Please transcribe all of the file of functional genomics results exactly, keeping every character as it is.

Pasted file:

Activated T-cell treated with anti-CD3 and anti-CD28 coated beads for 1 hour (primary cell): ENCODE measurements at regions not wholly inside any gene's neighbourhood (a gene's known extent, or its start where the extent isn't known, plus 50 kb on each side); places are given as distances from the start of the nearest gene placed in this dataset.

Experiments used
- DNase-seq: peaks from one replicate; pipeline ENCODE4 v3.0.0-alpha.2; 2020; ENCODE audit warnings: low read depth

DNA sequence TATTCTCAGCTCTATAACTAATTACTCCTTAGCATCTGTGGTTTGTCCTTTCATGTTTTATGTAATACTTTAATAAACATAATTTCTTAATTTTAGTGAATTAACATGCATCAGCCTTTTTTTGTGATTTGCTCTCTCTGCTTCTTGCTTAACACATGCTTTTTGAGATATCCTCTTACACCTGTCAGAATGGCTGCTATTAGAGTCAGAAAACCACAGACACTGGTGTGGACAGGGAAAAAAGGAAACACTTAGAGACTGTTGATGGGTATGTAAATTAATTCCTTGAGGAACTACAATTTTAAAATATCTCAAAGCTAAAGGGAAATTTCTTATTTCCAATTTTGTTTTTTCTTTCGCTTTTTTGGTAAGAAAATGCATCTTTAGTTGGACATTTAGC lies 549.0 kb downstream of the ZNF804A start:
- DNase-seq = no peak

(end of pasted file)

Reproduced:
Activated T-cell treated with anti-CD3 and anti-CD28 coated beads for 1 hour (primary cell): ENCODE measurements at regions not wholly inside any gene's neighbourhood (a gene's known extent, or its start where the extent isn't known, plus 50 kb on each side); places are given as distances from the start of the nearest gene placed in this dataset.

Experiments used
- DNase-seq: peaks from one replicate; pipeline ENCODE4 v3.0.0-alpha.2; 2020; ENCODE audit warnings: low read depth

DNA sequence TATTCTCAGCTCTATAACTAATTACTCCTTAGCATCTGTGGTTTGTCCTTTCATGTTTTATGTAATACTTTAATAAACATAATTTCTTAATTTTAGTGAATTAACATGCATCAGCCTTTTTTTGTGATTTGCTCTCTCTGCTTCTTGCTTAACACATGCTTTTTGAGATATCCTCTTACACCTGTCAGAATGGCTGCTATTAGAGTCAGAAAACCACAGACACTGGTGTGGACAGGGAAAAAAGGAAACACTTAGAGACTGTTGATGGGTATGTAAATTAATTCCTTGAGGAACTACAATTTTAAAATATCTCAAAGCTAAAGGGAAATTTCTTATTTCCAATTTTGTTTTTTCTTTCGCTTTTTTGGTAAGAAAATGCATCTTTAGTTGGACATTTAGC lies 549.0 kb downstream of the ZNF804A start:
- DNase-seq = no peak